Magic 8 Q&A

Eden Robinson on her musical afterlife and dream CanLit Trivial Pursuit Partner

The 2018 CBC Short Story Prize juror answers eight questions submitted by eight other authors.
Eden Robinson is the author of the novel Monkey Beach. (Chris Young)

Eden Robinson is a Haisla/Heiltsuk author who grew up in Haisla, B.C. Monkey Beach, her first novel, was shortlisted for the Giller Prize and the Governor General's Literary Award in 2000 and won the Ethel Wilson Fiction Prize. Robinson's novel Son of a Trickster is shortlisted for the 2017 Scotiabank Giller Prize.

Robinson is currently a juror for the 2018 CBC Short Story Prize alongside Heather O'Neill and Kevin Hardcastle.

Below, Robinson answers eight questions submitted by eight of her fellow writers in the CBC Books Magic 8 Q&A.

1. Colleen Murphy asks, "What is the book you read that changed your life, and why?"

So many. I remember reading Stephen King forever because his horror seemed to encapsulate my teenage experience. I was hell bent on writing horror and then, for a class, I read The Collected Works of Billy the Kid by Michael Ondaatje. I didn't know language could do that. I didn't know the silences and pauses could be as important as the words. For the next three years I wrote bad copies of it and it changed what I wanted to write and the way I wanted to write it.

2. Andrew Pyper asks, "Have you ever been surprised — deeply and honestly shocked — by the violence of a reader's reaction to your work, whether positive or negative?"

Yes. A few times. Such a strange responsibility, right? On the one hand, it's fantastic that your writing has resonated with another human being. On the other, when they meet you at the signing table and start to cry and blame you for their bad day at work because they have a book hangover, things get awkward.

3. Peter Robinson asks, "How important is the sense of place in your work?"

Vital. I tried setting my novel, Monkey Beach, in an imaginary town to avoid the weirdness that comes of writing about home, but once the story lost its physical context, it lost its punch.

4. Charlotte Gill asks, "What does your afterlife look like?"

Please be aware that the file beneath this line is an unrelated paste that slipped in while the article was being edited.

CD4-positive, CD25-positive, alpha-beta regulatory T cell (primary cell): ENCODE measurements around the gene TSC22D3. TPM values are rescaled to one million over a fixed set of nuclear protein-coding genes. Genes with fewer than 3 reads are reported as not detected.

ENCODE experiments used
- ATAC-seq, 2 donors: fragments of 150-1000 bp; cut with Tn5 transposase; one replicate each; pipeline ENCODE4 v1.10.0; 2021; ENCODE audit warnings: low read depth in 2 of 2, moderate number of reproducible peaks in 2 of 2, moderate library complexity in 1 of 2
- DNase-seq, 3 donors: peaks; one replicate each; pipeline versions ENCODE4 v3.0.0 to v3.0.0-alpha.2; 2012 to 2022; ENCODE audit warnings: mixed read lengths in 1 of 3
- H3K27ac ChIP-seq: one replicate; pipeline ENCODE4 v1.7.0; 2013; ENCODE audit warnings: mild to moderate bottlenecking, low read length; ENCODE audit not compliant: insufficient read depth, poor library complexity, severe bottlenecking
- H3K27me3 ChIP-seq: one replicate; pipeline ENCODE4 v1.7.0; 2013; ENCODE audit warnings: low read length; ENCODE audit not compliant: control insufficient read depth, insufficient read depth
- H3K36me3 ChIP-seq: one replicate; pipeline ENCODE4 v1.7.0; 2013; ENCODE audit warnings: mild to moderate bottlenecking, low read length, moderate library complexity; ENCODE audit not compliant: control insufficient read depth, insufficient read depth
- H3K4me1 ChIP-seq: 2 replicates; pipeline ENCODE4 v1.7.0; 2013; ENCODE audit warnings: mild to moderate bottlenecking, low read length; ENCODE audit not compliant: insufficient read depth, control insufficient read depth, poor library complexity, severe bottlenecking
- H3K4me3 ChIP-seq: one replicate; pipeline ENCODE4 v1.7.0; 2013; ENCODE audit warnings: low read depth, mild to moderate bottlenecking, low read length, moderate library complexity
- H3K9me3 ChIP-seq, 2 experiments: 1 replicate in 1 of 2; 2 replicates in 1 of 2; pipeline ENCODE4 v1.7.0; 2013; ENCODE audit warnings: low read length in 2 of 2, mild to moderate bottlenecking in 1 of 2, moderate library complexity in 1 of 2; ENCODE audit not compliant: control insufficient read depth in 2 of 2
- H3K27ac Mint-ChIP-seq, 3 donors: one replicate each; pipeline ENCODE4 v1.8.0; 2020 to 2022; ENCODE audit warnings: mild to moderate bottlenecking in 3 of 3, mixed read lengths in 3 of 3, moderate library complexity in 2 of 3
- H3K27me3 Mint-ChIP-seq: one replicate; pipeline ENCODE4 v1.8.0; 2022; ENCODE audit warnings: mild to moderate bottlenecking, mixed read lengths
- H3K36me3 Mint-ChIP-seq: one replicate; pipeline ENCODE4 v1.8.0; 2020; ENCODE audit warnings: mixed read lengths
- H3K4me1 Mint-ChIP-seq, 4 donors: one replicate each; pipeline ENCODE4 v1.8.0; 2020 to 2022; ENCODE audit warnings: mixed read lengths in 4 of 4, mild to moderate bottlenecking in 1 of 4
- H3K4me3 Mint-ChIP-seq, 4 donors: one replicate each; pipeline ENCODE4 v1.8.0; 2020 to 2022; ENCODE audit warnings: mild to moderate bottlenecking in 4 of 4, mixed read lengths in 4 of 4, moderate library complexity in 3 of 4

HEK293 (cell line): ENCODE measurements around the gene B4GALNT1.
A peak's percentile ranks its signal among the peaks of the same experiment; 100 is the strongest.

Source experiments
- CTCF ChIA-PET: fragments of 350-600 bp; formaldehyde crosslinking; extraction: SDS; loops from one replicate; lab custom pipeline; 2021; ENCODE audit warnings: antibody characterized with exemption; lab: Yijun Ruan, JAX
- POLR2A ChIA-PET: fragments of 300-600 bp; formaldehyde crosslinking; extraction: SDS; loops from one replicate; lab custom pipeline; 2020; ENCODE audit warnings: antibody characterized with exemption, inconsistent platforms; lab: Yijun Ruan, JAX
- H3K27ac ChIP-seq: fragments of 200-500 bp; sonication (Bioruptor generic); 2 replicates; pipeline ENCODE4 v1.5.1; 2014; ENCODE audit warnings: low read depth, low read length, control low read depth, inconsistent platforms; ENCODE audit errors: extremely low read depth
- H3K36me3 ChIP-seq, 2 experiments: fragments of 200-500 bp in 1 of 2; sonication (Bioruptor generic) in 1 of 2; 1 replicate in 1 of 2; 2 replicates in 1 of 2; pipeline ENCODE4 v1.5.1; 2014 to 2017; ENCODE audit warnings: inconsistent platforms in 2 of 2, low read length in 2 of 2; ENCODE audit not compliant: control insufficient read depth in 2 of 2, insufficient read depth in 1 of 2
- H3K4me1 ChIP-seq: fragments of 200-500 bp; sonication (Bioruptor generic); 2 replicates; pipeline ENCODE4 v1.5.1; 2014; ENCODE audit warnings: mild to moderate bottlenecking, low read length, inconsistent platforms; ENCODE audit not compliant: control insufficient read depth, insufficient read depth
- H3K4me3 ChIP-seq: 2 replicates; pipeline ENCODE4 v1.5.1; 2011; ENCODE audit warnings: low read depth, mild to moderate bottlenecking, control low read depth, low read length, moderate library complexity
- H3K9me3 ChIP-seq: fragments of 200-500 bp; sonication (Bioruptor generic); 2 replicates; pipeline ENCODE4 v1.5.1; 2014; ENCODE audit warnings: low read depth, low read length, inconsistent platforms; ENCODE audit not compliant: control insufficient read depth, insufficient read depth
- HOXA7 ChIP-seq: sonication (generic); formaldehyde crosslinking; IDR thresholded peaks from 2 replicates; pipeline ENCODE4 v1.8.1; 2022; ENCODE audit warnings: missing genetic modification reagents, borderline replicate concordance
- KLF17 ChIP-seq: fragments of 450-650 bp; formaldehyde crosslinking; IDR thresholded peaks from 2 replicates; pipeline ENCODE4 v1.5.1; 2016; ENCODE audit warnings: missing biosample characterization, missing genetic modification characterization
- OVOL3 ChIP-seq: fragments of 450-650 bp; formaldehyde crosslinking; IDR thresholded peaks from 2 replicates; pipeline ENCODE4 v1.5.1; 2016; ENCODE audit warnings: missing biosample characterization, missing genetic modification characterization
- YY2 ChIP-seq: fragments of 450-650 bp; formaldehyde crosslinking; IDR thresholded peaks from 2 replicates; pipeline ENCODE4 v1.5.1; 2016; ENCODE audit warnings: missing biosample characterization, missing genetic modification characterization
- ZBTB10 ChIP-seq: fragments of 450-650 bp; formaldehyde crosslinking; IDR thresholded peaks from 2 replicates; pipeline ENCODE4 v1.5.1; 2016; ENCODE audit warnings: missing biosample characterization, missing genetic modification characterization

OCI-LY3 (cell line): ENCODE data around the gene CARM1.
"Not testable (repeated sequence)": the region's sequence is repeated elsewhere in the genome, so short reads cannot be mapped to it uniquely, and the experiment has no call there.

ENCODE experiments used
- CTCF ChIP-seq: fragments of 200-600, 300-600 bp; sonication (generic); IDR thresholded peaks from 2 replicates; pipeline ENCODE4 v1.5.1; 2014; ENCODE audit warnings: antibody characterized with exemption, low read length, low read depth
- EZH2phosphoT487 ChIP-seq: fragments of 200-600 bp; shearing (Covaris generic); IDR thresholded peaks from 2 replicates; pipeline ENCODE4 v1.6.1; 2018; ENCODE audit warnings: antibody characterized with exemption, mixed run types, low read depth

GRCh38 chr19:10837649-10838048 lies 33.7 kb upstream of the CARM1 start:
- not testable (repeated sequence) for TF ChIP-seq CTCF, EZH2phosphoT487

In our culture, ghosts speak to you in the bits of music that get stuck in your head. So if you hear your grandfather's favourite country song, he's visiting. I've warned my family that I only remember one or two lines of most songs and can't keep a tune. So if you hear a line or two of pop songs repeated endlessly, that means I'm visiting. My family has, in turn, promised to 'send me into the light.' I really can't sing.

5. Drew Hayden Taylor asks, "If you were to have a dinner party, which two characters from everything you've created, would you like to have sit at your dining room table and chat with?"

Lisa and Jared. Because they're both so young and committed to bad choices and I've become the bossy aunty everyone rolls their eyes at.

6. Jane Urquhart asks, "Is there a difference in the way that male and female writers are valued by the literary establishment and by society?"

We're more aware of the difference, but that doesn't mean I get told any less that what I'm writing isn't important, that the domestic subjects I'm interested in will relegate me to kitchen-sink drama. Which speaks loudly to how the emotional work of women is valued. Our society is sentimental about wives and mothers and daughters, but not willing to give their invisible work any literary credibility.

7. Tracey Lindberg asks, "Who, from literary Canada, is your dream Trivial Pursuit partner?"

LOL, well if it's the CanLit edition, Hal Wake.

8. Dianne Warren asks, "How do you feel about the term 'CanLit'? What do you think it means?"

I wish we had sexier acronyms. CanLit sounds like a nuclear power station. We also have AbLit which is now IndigLit. Ugh. CanLit has been great to me, otherwise. I think there are very few places that would embrace my darker vision and consider it light humour. Maybe Iceland. IceLit.

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